LONDON (Reuters) - Oil climbed towards $92 per barrel on Tuesday as the prospect of a decline in U.S. crude stockpiles and rising tension over Syria offset concern about a weakening economic outlook.
NATO member states condemned Syria on Tuesday for its shooting down of a Turkish military jet last week and Ankara warned Damascus against any further military moves.
Brent crude rose 66 cents to $91.67 a barrel by 0647 EDT after reaching a session high of $92.04. U.S. crude climbed edged 5 cents higher to $79.26.
“The Turkey-Syria situation probably prompted some short covering. The market has been trending down solidly for a couple of weeks, so a bounce from the lows is not that surprising,” said Tony Machacek, an oil futures broker at Jefferies Bache.
Oil prices are expected to be underpinned by forecasts for a 700,000-barrel drop in U.S. crude oil stockpiles last week and supply disruptions in Norway and Argentina due to labor strikes.
“But economically, everything still points to the downside,” said Machacek.
The American Petroleum Institute will release its latest weekly inventories report at 1630 EDT.
The appetite for riskier assets is expected to stay low as the debt crisis grinds on in the euro zone, where Cyprus became the fifth country to seek emergency funding for its troubled banks.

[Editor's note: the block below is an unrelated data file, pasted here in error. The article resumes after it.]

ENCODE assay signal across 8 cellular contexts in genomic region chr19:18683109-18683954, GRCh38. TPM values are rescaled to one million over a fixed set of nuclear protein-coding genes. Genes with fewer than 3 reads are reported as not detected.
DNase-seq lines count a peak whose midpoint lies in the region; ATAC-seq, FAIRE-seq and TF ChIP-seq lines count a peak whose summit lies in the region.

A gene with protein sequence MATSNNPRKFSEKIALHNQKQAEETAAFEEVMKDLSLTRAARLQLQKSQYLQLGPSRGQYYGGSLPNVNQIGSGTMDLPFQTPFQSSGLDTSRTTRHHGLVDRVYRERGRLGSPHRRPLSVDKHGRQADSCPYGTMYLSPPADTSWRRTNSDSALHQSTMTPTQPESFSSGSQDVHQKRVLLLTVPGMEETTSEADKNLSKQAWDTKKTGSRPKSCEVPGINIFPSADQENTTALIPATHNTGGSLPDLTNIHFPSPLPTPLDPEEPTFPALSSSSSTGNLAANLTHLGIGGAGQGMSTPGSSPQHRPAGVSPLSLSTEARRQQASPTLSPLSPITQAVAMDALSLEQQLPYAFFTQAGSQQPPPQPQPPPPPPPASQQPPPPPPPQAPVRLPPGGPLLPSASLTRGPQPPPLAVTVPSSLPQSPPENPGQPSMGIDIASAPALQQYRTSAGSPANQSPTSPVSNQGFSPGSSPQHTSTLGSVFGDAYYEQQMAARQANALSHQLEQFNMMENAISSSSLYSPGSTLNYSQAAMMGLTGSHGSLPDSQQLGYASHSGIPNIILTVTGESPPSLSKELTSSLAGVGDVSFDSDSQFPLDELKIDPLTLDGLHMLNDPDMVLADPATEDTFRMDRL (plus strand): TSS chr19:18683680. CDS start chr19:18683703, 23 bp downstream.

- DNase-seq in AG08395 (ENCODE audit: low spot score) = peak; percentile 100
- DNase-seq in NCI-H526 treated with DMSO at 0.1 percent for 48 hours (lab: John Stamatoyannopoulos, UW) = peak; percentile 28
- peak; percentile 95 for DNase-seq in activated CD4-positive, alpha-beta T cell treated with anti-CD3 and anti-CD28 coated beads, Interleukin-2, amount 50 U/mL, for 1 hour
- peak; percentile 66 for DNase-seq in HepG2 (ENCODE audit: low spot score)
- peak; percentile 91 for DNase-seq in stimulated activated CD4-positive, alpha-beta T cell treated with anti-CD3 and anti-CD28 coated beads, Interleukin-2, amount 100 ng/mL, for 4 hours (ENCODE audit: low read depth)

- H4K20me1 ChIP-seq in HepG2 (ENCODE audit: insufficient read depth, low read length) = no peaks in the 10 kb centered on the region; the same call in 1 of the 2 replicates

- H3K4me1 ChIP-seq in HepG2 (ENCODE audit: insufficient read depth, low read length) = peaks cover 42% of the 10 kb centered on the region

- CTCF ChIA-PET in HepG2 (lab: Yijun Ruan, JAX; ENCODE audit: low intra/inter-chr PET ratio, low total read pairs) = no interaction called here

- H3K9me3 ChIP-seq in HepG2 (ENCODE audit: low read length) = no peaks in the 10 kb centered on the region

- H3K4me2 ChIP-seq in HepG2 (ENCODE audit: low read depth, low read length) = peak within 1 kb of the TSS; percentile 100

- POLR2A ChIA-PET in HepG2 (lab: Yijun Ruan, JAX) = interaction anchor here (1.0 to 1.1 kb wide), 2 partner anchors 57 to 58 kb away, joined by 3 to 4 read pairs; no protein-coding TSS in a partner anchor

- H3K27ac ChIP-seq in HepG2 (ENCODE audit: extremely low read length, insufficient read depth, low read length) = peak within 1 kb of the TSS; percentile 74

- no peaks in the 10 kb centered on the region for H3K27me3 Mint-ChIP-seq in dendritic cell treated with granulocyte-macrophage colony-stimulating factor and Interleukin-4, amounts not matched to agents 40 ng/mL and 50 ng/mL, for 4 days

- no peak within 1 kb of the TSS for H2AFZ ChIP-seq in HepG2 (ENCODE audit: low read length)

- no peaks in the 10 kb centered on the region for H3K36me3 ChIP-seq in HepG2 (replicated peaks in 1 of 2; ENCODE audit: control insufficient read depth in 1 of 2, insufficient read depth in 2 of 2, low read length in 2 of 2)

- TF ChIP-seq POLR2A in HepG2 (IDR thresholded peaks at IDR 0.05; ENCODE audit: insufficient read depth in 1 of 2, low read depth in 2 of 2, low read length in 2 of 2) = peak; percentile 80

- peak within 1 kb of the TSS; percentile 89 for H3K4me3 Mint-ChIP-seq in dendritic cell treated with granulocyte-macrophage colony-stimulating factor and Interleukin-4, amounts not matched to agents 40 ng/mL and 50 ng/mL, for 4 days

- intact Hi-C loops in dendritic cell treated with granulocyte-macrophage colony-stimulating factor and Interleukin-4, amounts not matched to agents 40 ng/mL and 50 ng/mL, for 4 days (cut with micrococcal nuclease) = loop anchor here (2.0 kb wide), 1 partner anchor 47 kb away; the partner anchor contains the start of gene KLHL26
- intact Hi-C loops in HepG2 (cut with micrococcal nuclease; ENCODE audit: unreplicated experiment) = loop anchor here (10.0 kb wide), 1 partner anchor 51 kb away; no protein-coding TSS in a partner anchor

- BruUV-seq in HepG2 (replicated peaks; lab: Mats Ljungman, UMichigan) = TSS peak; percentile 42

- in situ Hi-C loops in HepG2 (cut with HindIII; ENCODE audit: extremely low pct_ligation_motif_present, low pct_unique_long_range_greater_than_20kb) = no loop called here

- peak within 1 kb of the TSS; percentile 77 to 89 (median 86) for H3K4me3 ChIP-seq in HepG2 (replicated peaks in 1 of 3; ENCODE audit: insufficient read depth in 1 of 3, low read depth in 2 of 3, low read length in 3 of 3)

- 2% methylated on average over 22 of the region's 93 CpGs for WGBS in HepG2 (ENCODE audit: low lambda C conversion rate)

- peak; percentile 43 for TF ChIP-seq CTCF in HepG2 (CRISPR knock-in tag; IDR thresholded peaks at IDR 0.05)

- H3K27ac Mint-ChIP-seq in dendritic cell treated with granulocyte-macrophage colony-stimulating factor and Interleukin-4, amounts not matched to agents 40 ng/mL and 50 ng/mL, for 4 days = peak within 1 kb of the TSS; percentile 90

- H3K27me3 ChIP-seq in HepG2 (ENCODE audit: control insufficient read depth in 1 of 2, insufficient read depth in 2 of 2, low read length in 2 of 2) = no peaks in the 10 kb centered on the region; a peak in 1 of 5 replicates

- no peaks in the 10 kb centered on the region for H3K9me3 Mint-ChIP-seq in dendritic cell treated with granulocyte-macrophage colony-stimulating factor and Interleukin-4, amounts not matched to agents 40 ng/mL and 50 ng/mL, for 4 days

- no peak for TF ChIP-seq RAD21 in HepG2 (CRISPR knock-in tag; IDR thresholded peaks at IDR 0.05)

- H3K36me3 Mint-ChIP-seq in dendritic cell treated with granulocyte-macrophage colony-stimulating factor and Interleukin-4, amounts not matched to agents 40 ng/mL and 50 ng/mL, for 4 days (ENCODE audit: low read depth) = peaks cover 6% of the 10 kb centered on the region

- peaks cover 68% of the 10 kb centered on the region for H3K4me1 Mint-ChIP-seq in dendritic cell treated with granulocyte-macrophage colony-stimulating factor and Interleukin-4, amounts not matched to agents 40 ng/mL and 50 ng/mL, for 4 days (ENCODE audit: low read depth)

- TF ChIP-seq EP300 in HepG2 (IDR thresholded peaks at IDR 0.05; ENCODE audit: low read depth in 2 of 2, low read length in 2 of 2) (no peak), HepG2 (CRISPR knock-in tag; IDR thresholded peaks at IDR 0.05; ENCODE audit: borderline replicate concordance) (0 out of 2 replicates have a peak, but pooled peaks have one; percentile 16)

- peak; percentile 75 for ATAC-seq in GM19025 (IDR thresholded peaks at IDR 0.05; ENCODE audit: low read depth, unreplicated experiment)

And a two-day European Union summit in Brussels later this week will be the 20th time leaders have met to sort out a crisis that has spread across Europe since it began in Greece in early 2010. Investors doubt they will resolve the crisis this time.
Brent crude oil has shed more than 25 percent from its 2012 peak above $128 reached in March as economic uncertainty has dimmed the global demand outlook at a time of ample supplies.
Higher output by OPEC, in particular Saudi Arabia, has also muted the impact of imminent sanctions on Iran oil exports.
EU governments on Monday formally approved an embargo on Iranian oil to start on July 1, dismissing calls by debt-ridden Greece for possible exemptions to help ease its economic crisis.
The impact of the EU sanctions is also being felt in Asia.
South Korea, a major consumer of Iranian crude, has called a halt to imports from July 1 due to a European Union ban on insuring tankers carrying Iranian oil.
The embargo comes as part of a series of measures designed to put pressure on Iran to halt what the United States and others say is a nuclear weapons program.
Despite OPEC’s call to adhere to a production quota, top oil exporter Saudi Arabia is showing no sign of changing its policy of high output in order to support global economic growth.
Additional reporting by Florence Tan in Singapore; editing by Jason Neely; editing by Keiron Henderson